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Trail's End for Horses: Slaughter

Adoption: U.S. program is meant to save excess wild animals. Federal employees may be profiting from killing, investigation shows.

January 05, 1997|MARTHA MENDOZA | ASSOCIATED PRESS

RENO, Nev. — A multimillion-dollar federal program created to save the lives of wild horses is instead channeling them by the thousands to slaughterhouses, where they are chopped into cuts of meat.

Among those who might be profiting from the slaughter are employees of the Bureau of Land Management, the agency that administers the program.

These are the conclusions of an Associated Press investigation of the U.S. Wild Horse and Burro Program, which has rounded up 165,000 animals and spent $250 million since it was created by Congress 25 years ago.

The program was intended to protect and manage wild horses on public lands, where they compete for resources with grazing cattle. The idea: Gather up excess horses and offer them to the public for adoption.

Nothing in the law prevents anyone, however, from selling the horses to slaughterhouses once they gain ownership. While it is common for old or lame horses to go to slaughter, nearly all former BLM horses sent to slaughter are young and healthy, according to slaughterhouses.

The program's rules let anyone adopt up to four horses per year, paying $125 for each healthy animal. If the adopters properly care for the horses for one year, they get title to them in the form of BLM certificates bearing a number freeze-branded into each horse's hide.

Using freeze-brand numbers and computer records, the AP traced more than 57 former BLM horses sold to slaughterhouses since September. Eighty percent of them were less than 10 years old and 25% were less than 5 years old. Horses are often ridden well into their 20s.

At the Cavel West slaughterhouse in Redmond, Ore., for example, the proprietor, Pascal Derde, displayed a sheaf of BLM certificates for horses he recently butchered and sent to Belgium for human consumption.

Asked about the AP's findings, Tom Pogacnik, director of the BLM's $16-million-a-year Wild Horse and Burro Program, conceded that about 90% of the horses rounded up go to slaughter.

Has a program intended to save wild horses, as a symbol of the American frontier, evolved into a supply system for horse meat?

"I guess that's one way of looking at it," Pogacnik said. "Recognizing that we can't leave them out there, well, at some point the critters do have to come off the range."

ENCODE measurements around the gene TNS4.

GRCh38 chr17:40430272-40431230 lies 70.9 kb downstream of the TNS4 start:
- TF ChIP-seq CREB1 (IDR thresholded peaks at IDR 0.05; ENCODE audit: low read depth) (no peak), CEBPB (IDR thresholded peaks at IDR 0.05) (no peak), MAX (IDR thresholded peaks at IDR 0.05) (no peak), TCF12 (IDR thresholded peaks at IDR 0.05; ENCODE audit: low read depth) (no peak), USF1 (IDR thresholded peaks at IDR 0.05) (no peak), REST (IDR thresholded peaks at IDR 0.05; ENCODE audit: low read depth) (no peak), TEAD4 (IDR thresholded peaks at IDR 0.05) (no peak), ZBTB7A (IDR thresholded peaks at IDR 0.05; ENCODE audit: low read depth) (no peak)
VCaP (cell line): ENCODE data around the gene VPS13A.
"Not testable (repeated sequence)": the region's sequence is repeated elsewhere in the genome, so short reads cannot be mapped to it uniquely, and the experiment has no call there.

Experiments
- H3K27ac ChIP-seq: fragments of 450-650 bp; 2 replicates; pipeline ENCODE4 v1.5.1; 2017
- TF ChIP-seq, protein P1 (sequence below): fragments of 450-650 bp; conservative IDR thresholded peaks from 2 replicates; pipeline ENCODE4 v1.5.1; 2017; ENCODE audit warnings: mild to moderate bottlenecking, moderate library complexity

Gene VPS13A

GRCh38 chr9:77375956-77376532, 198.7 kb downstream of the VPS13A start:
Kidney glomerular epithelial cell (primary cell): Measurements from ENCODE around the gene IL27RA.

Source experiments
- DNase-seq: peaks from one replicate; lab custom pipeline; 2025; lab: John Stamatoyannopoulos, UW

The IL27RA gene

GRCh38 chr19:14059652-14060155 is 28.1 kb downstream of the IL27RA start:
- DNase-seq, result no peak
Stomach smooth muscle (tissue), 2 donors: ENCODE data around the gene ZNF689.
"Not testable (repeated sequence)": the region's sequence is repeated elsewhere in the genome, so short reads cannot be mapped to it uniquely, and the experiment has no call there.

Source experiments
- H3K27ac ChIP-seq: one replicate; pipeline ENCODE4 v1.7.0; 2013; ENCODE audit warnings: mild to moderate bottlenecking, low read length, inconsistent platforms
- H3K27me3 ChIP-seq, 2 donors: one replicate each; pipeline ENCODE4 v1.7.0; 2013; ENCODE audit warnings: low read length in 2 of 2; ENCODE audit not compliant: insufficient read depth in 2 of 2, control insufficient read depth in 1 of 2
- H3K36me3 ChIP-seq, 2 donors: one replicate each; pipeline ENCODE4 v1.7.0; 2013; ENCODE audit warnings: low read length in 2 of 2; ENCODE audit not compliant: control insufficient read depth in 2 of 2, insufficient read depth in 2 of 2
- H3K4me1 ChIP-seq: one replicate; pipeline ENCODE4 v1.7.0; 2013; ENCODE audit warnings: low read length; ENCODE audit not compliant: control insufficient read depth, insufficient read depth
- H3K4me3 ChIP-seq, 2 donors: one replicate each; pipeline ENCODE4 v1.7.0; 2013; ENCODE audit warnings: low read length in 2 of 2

Clifford Hansen, a former U.S. senator from Wyoming who introduced the bill to create the program, said he now wishes he could remove his name from the legislation.

"The law was intended to recognize the significance of wild horses and burros," said Hansen, now 84, "but talk about a waste of public funds!"

The government spends up to $1,100 to round up, vaccinate, freeze brand and adopt out a horse. Although adopters pay $125 for each healthy horse, a lame or old horse can be bought for as little as $25, or even acquired free. After holding the horses for a year, adopters are free to sell them for slaughter, typically receiving $700 per animal from the slaughterhouse.

The sellers find no shortage of horse meat buyers. The demand for American horse meat has long been strong in Asia and Europe.

Government officials offered conflicting opinions on whether it is legal or ethical for BLM officials to adopt and sell wild horses.

The AP matched computer records of horse adoptions with a computerized list of federal employees and found that more than 200 current BLM employees have adopted more than 600 wild horses and burros.

Some of these employees, when contacted, could not account for their animals. Others acknowledged that some of their horses were sent to slaughterhouses.

In Rock Springs, Wyo., the BLM corrals are run by Victor McDarment, whose crew rounds up horses from open ranges in Wyoming and arranges adoptions.

According to BLM database records, McDarment has adopted 16 horses. His estranged wife adopted nine. His children adopted at least six. His girlfriend adopted four. His ex-wife adopted one. His co-workers in the corrals and their families adopted 54.

McDarment said he could not account for the whereabouts of all the horses.

"I don't keep track," he said.

Some ended up with Dennis Gifford, a Lovell, Wyo., rancher and rodeo contractor who said he has tried to breed them for rodeo stock. He said he is sure some of McDarment's horses were slaughtered.

They have to end up somewhere, Gifford said.

Federal law prohibits U.S. government employees from using public office for private gain. The U.S. Office of Government Ethics said this means BLM workers are not allowed to profit from BLM programs.

But Gabriel Paone, the Interior Department's ethics official in Washington, said there is nothing wrong with BLM employees adopting wild horses and then selling them for profit.

"They're not doing this as public officials," Paone said. "They're doing this as private citizens."

The federal government is conducting several reviews of the Wild Horse and Burro Program, with two audits and two reports to Congress expected to be completed in 1997.

"I welcome the scrutiny," Pogacnik said. "It can only help."

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